If anything, the sport’s appeal on TV, particularly in the case of pro football, is affecting attendance at the actual games. The NFL expects overall attendance to drop for the third consecutive year, despite several teams moving into larger facilities in recent years. The league anticipates that average game attendance will dip below 65,000 this season, the lowest figure since 1998, according to an interview with NFL executive vice president Eric Grubman published earlier this month in USA Today.
On Saturdays in L.A., there’s a college game on an ESPN-affiliated network from dawn to near midnight. College football is in ESPN’s corporate DNA: The sportsmedia company was founded, in part, to televise University of Connecticut football games, and back when ESPN was a cable upstart that aired reruns of Australian Rules Football, Division I college football was one of its only high-profile properties. Now, of course, ESPN is a sprawling content behemoth that spans far beyond TV, but college football is still a huge priority.
For the last five years, ABC has been broadcasting games in prime time on Saturday, though those telecasts are branded as ESPN productions and largely feature ESPN talent. ESPN is also making a bigger push for West Coast viewers by putting more Pac-10 games than ever (four) in its exclusive Thursday night package and showing two conference games, including UCLA vs. Arizona State, on the Friday after Thanksgiving. ESPN is also giving the league more national exposure by showing several Pac-10 Saturday night games, such as next weekend’s Stanford-Oregon tilt, after the East Coast primetime games.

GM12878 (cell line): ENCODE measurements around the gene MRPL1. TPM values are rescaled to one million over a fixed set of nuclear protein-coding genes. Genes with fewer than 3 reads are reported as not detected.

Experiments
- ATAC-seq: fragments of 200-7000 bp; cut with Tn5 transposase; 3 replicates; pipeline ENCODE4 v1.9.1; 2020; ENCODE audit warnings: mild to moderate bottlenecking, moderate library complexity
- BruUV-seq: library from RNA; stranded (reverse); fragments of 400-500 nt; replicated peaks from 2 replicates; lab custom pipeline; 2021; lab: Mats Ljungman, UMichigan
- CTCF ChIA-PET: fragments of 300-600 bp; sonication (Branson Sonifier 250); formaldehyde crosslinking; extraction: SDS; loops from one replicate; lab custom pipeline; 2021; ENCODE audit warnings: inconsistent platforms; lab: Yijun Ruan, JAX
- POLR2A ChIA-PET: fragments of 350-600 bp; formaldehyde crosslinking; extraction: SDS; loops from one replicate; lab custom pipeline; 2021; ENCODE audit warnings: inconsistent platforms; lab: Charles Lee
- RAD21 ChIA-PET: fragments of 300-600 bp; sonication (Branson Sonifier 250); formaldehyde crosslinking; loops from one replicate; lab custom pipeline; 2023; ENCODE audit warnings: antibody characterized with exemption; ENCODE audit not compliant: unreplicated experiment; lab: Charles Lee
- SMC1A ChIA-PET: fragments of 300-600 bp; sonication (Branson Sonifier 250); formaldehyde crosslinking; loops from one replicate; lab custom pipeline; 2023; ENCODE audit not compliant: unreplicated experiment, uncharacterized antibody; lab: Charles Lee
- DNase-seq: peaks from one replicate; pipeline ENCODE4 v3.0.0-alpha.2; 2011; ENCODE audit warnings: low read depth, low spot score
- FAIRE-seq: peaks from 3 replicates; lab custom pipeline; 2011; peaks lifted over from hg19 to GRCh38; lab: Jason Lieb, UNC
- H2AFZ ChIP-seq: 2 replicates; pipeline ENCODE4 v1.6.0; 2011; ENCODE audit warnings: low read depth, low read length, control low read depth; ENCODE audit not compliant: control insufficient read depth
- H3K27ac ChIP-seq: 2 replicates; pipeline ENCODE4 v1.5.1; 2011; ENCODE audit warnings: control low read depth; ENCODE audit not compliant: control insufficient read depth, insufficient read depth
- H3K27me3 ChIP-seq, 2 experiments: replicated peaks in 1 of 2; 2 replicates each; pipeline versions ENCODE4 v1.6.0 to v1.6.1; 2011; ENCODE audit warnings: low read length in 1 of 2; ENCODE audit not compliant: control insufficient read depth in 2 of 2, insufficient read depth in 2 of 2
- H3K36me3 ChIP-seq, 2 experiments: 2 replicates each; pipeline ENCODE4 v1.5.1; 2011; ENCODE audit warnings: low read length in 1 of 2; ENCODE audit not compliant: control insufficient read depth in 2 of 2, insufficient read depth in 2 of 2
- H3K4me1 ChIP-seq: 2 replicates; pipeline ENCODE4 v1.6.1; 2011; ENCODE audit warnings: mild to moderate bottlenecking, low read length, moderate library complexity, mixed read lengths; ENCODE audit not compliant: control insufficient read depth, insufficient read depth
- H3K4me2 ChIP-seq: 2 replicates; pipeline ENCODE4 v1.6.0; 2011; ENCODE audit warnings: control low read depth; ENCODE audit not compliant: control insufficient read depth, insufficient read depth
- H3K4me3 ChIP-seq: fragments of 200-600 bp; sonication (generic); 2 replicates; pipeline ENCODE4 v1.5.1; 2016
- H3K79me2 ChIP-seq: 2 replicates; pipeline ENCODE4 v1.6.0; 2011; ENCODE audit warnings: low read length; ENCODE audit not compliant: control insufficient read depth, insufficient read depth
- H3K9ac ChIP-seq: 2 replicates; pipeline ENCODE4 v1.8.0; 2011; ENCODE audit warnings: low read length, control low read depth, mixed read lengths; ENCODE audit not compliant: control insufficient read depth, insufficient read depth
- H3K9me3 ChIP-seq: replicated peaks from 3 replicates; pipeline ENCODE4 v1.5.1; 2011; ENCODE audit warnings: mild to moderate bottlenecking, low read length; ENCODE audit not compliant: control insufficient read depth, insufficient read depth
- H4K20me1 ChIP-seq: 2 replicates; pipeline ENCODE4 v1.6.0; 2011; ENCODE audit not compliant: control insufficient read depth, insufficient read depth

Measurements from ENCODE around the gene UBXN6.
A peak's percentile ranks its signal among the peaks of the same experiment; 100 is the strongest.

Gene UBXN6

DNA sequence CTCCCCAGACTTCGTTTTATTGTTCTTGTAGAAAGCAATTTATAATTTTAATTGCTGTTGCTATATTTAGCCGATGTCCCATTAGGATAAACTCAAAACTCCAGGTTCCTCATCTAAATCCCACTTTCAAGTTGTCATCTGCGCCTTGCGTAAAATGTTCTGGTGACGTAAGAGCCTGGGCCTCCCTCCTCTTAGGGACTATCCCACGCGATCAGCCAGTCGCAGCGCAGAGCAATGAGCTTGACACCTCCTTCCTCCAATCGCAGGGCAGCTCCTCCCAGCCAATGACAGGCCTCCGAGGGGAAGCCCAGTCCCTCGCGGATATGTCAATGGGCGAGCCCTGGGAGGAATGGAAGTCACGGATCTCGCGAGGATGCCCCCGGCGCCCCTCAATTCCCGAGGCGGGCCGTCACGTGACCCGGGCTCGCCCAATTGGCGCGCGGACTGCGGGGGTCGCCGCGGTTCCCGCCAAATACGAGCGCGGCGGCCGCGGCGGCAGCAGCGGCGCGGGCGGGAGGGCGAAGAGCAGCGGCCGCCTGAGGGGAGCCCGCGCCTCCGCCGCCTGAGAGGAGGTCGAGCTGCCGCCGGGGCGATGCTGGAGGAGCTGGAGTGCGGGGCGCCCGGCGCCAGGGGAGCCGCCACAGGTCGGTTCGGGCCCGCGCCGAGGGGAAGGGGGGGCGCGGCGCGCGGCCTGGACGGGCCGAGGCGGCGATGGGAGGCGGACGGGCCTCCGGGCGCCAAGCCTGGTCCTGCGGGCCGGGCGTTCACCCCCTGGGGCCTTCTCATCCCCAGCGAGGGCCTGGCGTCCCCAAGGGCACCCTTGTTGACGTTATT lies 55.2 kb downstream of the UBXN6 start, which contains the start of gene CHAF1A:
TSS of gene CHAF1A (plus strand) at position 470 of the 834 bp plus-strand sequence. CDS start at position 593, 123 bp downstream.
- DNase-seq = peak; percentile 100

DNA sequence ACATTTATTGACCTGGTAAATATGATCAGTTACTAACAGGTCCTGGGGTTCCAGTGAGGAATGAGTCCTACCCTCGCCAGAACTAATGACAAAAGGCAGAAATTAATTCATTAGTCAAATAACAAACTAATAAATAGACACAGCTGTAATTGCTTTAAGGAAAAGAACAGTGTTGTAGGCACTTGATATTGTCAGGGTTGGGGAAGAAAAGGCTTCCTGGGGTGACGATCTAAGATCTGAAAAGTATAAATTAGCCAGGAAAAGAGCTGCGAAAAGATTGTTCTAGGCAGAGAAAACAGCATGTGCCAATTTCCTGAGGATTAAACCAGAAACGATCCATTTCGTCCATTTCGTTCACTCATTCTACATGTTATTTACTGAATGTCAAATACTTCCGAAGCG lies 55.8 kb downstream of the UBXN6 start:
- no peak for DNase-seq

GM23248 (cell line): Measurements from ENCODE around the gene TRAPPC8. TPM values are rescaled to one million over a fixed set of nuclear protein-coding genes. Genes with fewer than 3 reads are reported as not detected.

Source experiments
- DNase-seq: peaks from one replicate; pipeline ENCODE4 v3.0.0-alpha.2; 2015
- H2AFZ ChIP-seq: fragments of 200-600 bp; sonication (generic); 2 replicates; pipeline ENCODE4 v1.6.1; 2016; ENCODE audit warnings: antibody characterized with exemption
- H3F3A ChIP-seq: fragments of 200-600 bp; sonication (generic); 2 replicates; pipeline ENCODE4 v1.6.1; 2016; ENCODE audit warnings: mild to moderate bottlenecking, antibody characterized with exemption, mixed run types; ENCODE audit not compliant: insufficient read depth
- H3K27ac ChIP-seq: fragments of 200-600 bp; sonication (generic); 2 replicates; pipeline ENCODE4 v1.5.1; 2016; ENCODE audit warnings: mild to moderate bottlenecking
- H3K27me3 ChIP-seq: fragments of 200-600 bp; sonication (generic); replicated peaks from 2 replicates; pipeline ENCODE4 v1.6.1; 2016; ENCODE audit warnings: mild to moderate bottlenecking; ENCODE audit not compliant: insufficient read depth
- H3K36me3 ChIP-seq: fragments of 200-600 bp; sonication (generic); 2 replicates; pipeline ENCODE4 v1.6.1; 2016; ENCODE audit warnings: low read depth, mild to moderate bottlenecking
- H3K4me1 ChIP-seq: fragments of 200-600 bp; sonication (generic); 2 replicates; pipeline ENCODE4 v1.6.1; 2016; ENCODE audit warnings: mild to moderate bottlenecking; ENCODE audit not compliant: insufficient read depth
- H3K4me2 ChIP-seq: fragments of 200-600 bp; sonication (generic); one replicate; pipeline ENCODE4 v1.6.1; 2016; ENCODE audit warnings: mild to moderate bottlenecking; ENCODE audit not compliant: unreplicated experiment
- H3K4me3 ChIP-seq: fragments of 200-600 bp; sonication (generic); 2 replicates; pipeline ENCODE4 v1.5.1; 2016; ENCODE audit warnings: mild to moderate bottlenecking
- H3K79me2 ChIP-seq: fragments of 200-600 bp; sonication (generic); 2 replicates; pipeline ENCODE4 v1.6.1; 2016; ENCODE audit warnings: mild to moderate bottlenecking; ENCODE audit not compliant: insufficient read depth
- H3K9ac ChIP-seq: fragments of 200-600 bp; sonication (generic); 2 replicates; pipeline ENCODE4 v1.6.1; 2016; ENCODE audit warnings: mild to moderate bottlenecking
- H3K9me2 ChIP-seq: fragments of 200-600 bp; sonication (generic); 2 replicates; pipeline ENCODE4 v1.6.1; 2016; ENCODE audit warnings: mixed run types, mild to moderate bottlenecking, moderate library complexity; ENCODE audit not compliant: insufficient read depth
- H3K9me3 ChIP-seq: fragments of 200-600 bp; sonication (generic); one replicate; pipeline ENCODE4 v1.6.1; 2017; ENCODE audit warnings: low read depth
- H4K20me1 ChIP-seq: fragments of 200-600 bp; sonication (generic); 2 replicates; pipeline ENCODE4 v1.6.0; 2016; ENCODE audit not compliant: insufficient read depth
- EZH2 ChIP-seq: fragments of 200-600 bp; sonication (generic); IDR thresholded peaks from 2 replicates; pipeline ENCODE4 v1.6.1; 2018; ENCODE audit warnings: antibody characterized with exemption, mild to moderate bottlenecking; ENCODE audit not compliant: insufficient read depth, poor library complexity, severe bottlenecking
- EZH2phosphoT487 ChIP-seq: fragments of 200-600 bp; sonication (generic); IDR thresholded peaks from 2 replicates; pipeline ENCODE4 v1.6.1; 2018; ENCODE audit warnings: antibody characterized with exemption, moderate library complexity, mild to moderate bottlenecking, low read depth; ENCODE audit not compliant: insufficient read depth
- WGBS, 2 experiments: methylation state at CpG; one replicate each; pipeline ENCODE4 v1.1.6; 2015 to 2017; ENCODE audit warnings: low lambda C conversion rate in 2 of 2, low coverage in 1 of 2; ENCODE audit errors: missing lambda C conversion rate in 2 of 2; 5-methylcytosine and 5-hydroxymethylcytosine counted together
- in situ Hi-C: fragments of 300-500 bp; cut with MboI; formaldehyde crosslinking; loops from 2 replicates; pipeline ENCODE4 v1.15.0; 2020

While CBS has one Saturday evening game as part of its media deal with the powerful Southeastern Conference, the ABC Saturday night package is the only college football series that appears weekly in prime time. The ABC games often go head-to-head with other ESPN games, and the results haven’t been entirely favorable for ABC — ratings for their Saturday night games dipped slightly last year compared with 2008.
But the competition hasn’t hurt ESPN or ESPN2, each of whose viewership numbers increased slightly last year. “You gain more by having a bigger pool of viewers,” Brown says. “It’s been additive rather than [ABC] sucking out viewers from cable.”
The college football media landscape also now includes the lucrative Big Ten Network, which is co-owned by the athletic conference and News Corp.’s Fox Sports Networks unit. Launched in 2007 amid much naysaying, its success in attracting subscribers and fees — it now counts around 40 million subscribers and generated nearly $183 million in subscriptions in 2009, according to media analyst SNL Kagan — has motivated other conferences and even individual schools, including the University of Texas, to explore launching their own networks.